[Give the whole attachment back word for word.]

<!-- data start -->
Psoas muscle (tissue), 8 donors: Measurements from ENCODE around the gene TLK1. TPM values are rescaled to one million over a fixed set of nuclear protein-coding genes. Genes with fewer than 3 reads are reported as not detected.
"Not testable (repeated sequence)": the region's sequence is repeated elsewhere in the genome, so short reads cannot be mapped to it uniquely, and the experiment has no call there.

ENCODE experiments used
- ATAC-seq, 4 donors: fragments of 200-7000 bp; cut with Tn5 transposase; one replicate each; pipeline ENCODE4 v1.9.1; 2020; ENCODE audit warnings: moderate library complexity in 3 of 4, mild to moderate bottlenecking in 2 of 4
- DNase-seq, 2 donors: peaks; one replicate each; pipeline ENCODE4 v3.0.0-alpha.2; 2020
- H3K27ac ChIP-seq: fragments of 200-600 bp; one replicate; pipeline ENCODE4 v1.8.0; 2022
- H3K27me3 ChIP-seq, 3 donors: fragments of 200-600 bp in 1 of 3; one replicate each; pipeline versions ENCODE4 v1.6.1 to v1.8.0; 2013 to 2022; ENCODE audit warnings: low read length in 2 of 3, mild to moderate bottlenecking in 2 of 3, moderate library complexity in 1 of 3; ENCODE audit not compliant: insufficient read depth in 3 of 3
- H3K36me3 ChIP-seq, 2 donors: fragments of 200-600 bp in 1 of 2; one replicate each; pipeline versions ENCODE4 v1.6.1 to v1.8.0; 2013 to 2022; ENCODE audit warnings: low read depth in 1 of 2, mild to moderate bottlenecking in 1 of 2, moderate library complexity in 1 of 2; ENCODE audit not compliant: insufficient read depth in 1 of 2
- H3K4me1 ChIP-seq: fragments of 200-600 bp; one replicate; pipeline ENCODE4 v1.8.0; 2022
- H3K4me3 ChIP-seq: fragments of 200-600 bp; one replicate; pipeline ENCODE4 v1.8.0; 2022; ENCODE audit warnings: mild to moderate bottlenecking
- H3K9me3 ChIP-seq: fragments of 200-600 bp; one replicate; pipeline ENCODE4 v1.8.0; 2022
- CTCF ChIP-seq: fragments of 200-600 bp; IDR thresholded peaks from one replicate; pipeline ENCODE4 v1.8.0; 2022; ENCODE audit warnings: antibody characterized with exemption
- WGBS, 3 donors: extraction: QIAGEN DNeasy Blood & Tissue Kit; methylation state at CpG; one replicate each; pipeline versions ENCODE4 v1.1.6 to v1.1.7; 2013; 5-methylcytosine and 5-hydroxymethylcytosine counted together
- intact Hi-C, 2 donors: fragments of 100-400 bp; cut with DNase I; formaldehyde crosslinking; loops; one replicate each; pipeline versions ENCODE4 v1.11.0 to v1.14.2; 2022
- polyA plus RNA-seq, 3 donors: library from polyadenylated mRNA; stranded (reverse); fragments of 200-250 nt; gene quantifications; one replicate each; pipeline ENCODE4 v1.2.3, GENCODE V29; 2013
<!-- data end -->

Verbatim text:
Psoas muscle (tissue), 8 donors: Measurements from ENCODE around the gene TLK1. TPM values are rescaled to one million over a fixed set of nuclear protein-coding genes. Genes with fewer than 3 reads are reported as not detected.
"Not testable (repeated sequence)": the region's sequence is repeated elsewhere in the genome, so short reads cannot be mapped to it uniquely, and the experiment has no call there.

ENCODE experiments used
- ATAC-seq, 4 donors: fragments of 200-7000 bp; cut with Tn5 transposase; one replicate each; pipeline ENCODE4 v1.9.1; 2020; ENCODE audit warnings: moderate library complexity in 3 of 4, mild to moderate bottlenecking in 2 of 4
- DNase-seq, 2 donors: peaks; one replicate each; pipeline ENCODE4 v3.0.0-alpha.2; 2020
- H3K27ac ChIP-seq: fragments of 200-600 bp; one replicate; pipeline ENCODE4 v1.8.0; 2022
- H3K27me3 ChIP-seq, 3 donors: fragments of 200-600 bp in 1 of 3; one replicate each; pipeline versions ENCODE4 v1.6.1 to v1.8.0; 2013 to 2022; ENCODE audit warnings: low read length in 2 of 3, mild to moderate bottlenecking in 2 of 3, moderate library complexity in 1 of 3; ENCODE audit not compliant: insufficient read depth in 3 of 3
- H3K36me3 ChIP-seq, 2 donors: fragments of 200-600 bp in 1 of 2; one replicate each; pipeline versions ENCODE4 v1.6.1 to v1.8.0; 2013 to 2022; ENCODE audit warnings: low read depth in 1 of 2, mild to moderate bottlenecking in 1 of 2, moderate library complexity in 1 of 2; ENCODE audit not compliant: insufficient read depth in 1 of 2
- H3K4me1 ChIP-seq: fragments of 200-600 bp; one replicate; pipeline ENCODE4 v1.8.0; 2022
- H3K4me3 ChIP-seq: fragments of 200-600 bp; one replicate; pipeline ENCODE4 v1.8.0; 2022; ENCODE audit warnings: mild to moderate bottlenecking
- H3K9me3 ChIP-seq: fragments of 200-600 bp; one replicate; pipeline ENCODE4 v1.8.0; 2022
- CTCF ChIP-seq: fragments of 200-600 bp; IDR thresholded peaks from one replicate; pipeline ENCODE4 v1.8.0; 2022; ENCODE audit warnings: antibody characterized with exemption
- WGBS, 3 donors: extraction: QIAGEN DNeasy Blood & Tissue Kit; methylation state at CpG; one replicate each; pipeline versions ENCODE4 v1.1.6 to v1.1.7; 2013; 5-methylcytosine and 5-hydroxymethylcytosine counted together
- intact Hi-C, 2 donors: fragments of 100-400 bp; cut with DNase I; formaldehyde crosslinking; loops; one replicate each; pipeline versions ENCODE4 v1.11.0 to v1.14.2; 2022
- polyA plus RNA-seq, 3 donors: library from polyadenylated mRNA; stranded (reverse); fragments of 200-250 nt; gene quantifications; one replicate each; pipeline ENCODE4 v1.2.3, GENCODE V29; 2013